The search takes on an increasingly desperate aspect as the girls and their mathematics teacher remain missing.  Michael is again questioned by Bumpher as to what he saw on the day in question and, more pertinently, why he had not previously stated that he had followed Miranda and her friends.  Insisting that he had turned back after a short time, the young man’s obsession with the attractive girl grows.  Weir presents the striking image of a swan (a clear metaphor for Miranda and her incomparable beauty) as Michael tells Albert of his decision to search for the girls himself.  His Australian friend is dubious of such a venture to say the least and posits the force of nature as a basis for his argument – ‘A week in the bush, they’d be dead by now.’  Nevertheless, he accompanies Michael to the rock and they search it inch by inch.  Despite Albert’s protestations, Michael determines to stay out for the night.  One of the film’s most eeriest sequences (almost on a par with our last sighting of the girls) follows on the next day as the physically exhausted Michael falls asleep in the sun and dreams of Miranda and her party disappearing all over again.  In vain he struggles to make it to a recess in the rock face – perhaps the same one which the three girls had entered.  Down below, Albert returns and follows a paper trail which Michael has left behind him.  He finds a visibly delirious Michael who is cut and bruised and suffering from exposure.  The injured man is brought down by the police, but leaves Albert with a vital piece of material – a fragment of white lace from a dress.  Albert discovers the body of Irma who is still alive.  From the very top of the rock, he calls out to the police carriage which is bearing Michael away.



The considerable effects the deepening mystery is having on the local community in Woodend are again relayed as a discontent group of townspeople gather outside Bumpher’s house.  Mrs. Appleyard, for her part, also refers to this in another way as she informs the rather edgy Miss Lumley that several of the girls will not be returning to the school the following term.  Terming the mystery, ‘our morbid little affair,’ she wonders what the local and international press will choose to ‘sensationalise’ next.  The rescued Irma convalesces at the Fitzhubert home and is visited by the police sergeant.  The puzzled doctor informs him that the girl’s minor cuts and bruises are entirely inconsistent for one who was a full week in the bush – ‘I’d give my head to know what really happened up there.’  Irma has no recollection of the events of the day and can present no clue as to the location of her friends and teacher.  She befriends Michael and they spend some time together, but it is evident that his thoughts are still centered on Miranda.  ‘The summer will soon be over,’ she remarks as they take a boat trip together, ‘it’s sad really, like someone dying.’  Michael asks her what happened on the rock, but she declines to answer.  Soon afterwards, he tells her of his plans to go away again.  Upset by this news, she runs off.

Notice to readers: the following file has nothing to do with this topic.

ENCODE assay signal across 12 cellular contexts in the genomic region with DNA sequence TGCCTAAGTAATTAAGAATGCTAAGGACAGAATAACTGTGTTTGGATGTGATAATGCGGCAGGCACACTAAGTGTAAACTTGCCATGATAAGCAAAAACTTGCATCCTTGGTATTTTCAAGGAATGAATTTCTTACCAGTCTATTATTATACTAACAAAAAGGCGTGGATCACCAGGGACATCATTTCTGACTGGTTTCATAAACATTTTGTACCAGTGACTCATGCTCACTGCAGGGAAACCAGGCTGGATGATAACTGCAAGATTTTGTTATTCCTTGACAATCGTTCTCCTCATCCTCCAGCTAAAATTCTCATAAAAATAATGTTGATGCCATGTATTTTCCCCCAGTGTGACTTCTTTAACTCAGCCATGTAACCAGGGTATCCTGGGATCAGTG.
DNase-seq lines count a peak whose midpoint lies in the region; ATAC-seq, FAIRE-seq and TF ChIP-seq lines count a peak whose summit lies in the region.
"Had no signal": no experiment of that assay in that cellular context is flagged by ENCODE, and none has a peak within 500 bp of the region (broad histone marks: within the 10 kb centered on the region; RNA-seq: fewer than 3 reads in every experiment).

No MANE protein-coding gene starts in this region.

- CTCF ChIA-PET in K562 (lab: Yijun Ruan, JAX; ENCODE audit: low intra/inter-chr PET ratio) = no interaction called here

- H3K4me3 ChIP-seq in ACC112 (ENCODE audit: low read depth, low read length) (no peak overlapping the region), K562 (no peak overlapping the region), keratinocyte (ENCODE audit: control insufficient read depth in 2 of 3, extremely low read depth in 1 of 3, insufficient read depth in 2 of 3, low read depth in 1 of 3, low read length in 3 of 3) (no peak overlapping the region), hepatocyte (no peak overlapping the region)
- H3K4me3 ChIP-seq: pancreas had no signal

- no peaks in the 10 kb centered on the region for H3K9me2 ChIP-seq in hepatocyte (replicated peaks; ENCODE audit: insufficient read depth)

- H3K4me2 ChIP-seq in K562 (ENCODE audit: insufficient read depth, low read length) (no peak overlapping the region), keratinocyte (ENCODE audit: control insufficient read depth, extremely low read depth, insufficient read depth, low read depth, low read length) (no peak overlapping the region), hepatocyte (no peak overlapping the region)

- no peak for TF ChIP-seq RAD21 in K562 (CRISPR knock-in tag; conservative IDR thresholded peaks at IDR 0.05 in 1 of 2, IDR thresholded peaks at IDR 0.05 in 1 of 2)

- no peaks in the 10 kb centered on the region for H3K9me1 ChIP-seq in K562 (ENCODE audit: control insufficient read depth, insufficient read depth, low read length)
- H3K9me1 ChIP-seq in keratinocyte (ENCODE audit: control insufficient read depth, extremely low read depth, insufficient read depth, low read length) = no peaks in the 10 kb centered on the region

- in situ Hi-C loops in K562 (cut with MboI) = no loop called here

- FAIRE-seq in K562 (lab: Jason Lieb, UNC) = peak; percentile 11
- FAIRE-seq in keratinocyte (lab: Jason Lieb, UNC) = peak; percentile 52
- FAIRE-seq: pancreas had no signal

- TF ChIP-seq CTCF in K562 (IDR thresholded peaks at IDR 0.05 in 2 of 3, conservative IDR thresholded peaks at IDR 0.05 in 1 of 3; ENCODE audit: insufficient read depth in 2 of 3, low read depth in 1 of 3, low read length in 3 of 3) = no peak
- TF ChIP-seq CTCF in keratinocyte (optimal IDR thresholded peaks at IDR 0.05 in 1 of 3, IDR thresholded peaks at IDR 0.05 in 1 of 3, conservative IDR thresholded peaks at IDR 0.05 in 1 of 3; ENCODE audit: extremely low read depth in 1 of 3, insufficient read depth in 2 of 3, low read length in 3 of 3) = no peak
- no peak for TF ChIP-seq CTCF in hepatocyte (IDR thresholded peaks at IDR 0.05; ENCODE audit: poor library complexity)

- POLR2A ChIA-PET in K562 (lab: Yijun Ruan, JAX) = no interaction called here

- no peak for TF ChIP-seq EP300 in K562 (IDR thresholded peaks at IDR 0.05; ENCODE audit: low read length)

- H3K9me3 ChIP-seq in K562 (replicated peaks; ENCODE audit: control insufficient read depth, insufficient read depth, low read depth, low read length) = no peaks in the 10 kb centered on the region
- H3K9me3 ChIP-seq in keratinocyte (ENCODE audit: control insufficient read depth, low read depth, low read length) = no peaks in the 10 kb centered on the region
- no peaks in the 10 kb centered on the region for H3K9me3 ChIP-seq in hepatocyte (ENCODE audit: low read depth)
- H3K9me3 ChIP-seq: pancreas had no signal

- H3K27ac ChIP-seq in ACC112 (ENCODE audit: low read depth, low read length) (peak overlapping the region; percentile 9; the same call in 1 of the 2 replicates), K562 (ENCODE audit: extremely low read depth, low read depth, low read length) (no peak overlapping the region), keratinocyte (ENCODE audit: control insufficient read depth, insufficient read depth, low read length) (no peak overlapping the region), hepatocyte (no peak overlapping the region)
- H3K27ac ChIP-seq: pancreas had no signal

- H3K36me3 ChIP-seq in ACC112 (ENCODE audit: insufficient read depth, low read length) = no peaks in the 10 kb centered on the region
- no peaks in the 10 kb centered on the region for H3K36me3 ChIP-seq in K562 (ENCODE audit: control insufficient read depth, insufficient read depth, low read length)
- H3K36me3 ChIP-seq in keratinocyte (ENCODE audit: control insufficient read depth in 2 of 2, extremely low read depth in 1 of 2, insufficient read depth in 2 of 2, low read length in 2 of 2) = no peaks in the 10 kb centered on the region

The character of Sara takes on an even greater prominence in the film as her own personal situation worsens.  Bereft now of her closest friend, the solitary girl is informed by Mrs. Appleyard that she may have to return to an orphanage as her guardian appears to have deserted her.  Boyd’s atmospheric use of lamplight is perfectly captured in the scene in which Miss Lumley finds her sitting on the stairs staring up towards the heavens.  Taking to her bed in an apparent illness, Sara tells one of the college staff Minnie (Jacki Weaver) about how she had her head shaved when she misbehaved in a previous orphanage.  Two incredibly tense scenes follow – the first as the girls depart from a Sunday Service and are observed with some hostility by the townspeople; the second occurs as Irma visits her schoolmates during a dance lesson and is confronted by them in a near frenzy as to what happened on the rock – ‘Tell us Irma!  Tell us!’  Intervening to prevent any further such hysteria, Mlle. de Poitiers discovers – to her horror – that Sara has been strapped to a wall to correct her posture.  The unhinged Mrs. Appleyard (who is secretly drinking on an ever more frequent basis) visits Sara in her room late one night and informs her that she is to be sent back to the orphanage.  A scene – which is very reminiscent of Weir’s later film Dead Poets Society – takes place as a faintly smiling Sara determines on her next course of action.  The aura is hauntingly indelible as she rises from her bed.  Outdoors, there is the unmistakable sound of breaking glass.  Soon after, a figure enters the girl’s room again and begins to pack her personal belongings – a reflection in the mirror reveals it to be Mrs. Appleyard.